Romanian gun laws [EN]

This is a short overview of the gun laws in Romania but it is a personal interpretation and, please, DO NOT take it as legal advice.

Gun ownership in Romania is the lowest in Europe (number 164 in the world with 2.6 gun per 100 persons) and the gun laws are one of the strictest in the world, even though they might not seem so at first glance. What you need to understand is that the Romanian populace is very adverse to guns and the gun culture is almost non-existent. 9 in 10 people would say that they don’t like guns, they don’t want the next person to have a gun and are in favor of harsher gun legislation. And of course, the police, the legislature and the media oblige by always proposing tighter and tighter regulations.

So, even though the law is quite fair and straightforward, the gun related activities and the bureaucracy succeed in restricting the access to guns. To start, let’s review the things that are prohibited:

  • It is forbidden to own an automatic weapon as a private individual. Only the military and other institutions can operate automatic weapons.
  • It is forbidden to own or use silencers, night vision targeting devices and laser targeting devices
  • It is forbidden to load or to fabricate your own ammo
  • It is forbidden to hunt with bows, crossbows and airguns.
  • It is forbidden to use a gun outside a gun range with the exception of hunting.
  • It is forbidden to sell your gun directly. You must do it through an intermediary or an armorer
  • It is forbidden to disassemble your gun for cleaning purposes. Only field strip. Complete disassembly can be done only by an armorer
  • It is forbidden to fix your gun. Only an armorer can do it
  • It is forbidden to modify your gun, like install a new trigger. Only an armorer can do it

And becoming an authorized armorer is a very complicated business. There are very few in the country (like 20-30) and no one is organizing a new course for someone to become an armorer.

There are no freely-available guns in Romanian law. The only quote-unquote “guns” that are available without paperwork and registration are air-soft replicas and bows. All other guns, including black powder, crossbows and airguns need a licence and must be registered. However, there are no restrictions on barrel length, caliber or number of owned guns – with some exceptions. Also, the waiting time is set to 30 days for most procedures. What is limited, is the number of rounds per weapon license. We’ll cover these later.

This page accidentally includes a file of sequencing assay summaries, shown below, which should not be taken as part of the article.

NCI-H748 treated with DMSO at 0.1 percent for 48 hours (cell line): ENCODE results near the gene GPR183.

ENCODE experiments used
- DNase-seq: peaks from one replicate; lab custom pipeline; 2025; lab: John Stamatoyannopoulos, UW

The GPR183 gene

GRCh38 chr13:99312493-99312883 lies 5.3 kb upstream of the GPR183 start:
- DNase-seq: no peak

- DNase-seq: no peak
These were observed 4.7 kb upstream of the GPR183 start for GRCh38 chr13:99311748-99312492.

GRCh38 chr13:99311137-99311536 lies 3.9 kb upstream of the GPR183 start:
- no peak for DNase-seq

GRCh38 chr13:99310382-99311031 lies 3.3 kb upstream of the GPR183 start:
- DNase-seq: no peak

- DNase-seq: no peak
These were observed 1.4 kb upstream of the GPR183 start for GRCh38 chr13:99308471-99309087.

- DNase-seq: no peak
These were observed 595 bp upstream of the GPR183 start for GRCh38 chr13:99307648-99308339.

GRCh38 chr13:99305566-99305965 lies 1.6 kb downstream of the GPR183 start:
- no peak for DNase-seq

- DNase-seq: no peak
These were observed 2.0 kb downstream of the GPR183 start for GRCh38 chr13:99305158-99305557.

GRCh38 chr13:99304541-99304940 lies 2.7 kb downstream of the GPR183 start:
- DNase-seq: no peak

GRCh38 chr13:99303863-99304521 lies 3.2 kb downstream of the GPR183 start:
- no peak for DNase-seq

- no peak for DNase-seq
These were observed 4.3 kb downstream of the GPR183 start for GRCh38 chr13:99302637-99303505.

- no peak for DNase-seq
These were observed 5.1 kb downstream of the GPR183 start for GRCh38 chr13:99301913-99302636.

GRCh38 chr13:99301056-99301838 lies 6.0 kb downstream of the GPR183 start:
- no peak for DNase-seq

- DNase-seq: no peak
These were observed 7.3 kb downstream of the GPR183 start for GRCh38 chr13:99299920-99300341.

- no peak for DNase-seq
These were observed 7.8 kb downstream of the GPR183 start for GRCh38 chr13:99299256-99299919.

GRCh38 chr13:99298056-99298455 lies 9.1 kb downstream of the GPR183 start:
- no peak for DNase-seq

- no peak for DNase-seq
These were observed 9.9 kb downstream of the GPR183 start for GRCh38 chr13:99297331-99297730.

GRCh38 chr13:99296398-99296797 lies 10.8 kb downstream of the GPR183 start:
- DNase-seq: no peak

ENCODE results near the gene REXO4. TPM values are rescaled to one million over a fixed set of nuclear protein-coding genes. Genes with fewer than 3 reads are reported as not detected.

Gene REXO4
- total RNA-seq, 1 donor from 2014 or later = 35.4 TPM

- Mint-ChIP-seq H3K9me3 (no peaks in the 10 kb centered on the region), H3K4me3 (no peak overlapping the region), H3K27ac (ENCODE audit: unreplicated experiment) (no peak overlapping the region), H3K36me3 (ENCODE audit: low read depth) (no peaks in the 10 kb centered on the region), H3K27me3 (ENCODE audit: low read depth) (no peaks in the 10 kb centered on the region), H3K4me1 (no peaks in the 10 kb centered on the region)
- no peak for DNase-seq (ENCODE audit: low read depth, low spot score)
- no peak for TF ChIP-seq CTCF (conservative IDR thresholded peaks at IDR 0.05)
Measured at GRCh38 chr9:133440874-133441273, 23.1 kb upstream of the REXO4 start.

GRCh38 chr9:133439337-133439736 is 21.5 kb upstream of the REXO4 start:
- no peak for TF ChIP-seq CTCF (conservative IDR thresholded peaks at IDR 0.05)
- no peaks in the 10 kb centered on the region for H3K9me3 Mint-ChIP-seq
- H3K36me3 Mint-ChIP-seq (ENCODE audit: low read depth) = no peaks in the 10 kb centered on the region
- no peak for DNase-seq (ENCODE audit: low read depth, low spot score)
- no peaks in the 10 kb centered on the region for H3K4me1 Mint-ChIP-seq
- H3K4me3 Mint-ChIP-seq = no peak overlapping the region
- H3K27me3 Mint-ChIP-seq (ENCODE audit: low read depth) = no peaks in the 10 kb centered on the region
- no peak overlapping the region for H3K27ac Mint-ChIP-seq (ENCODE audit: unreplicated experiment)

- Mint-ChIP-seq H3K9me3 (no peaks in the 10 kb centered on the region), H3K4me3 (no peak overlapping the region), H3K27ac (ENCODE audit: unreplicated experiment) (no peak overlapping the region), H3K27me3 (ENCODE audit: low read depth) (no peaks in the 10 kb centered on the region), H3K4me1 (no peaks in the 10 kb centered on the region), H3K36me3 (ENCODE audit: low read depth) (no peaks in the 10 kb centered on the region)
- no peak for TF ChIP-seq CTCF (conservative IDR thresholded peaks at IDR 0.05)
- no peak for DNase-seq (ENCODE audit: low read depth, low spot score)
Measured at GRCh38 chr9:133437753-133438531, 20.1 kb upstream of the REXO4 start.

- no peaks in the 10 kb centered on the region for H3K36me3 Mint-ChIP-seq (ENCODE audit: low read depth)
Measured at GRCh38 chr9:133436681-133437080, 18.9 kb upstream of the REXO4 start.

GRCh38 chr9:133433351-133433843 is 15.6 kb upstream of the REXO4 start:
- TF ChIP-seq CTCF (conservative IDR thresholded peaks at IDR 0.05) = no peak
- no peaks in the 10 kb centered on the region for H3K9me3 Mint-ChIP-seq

In other to get a license, the basic requirements for all weapons are:

  • A medical check. Pretty basic stuff, takes 1 hour.
  • A psychological check. Also basic stuff, takes 30 minutes.
  • A criminal background check
  • A gun safe at home. The ammo needs to be stored in a different locked compartment.
  • A gun course diploma. This takes about a month with classes every day and a written test plus a shooting test at the end. It costs around 300 dollars.

Once you have all these, you can apply for the basic gun types that everybody can own: self-defense non-lethal guns and airguns that shoot 220 m/s or less. In Romanian conception, a self-defense weapon is a short gun that shoots rubber ball projectiles or gas. No lead bullets. Any person can have 2 self-defense guns and an unlimited number airguns for target shooting. Ammo is limited to 25 rounds for self-defence and 1000 rounds for target shooting for compressed air guns.

From here on, there are special categories of persons that have access to more types of guns.

Collectors: a person can become a collector by joining a collector’s association, wait 6 months and then apply for a collector license (in addition to the basic requirements). After that he can own all gun types except automatic guns and handguns designed after 1945, in unlimited numbers. The collectors are the only ones that can own black powder weapons. Needles to say that there is absolutely no usage of black powder in Romania (also you cannot buy it anywhere). Collectors can only keep their guns at home. They cannot own ammunition and cannot take the gun out of the house without a special permit from the police.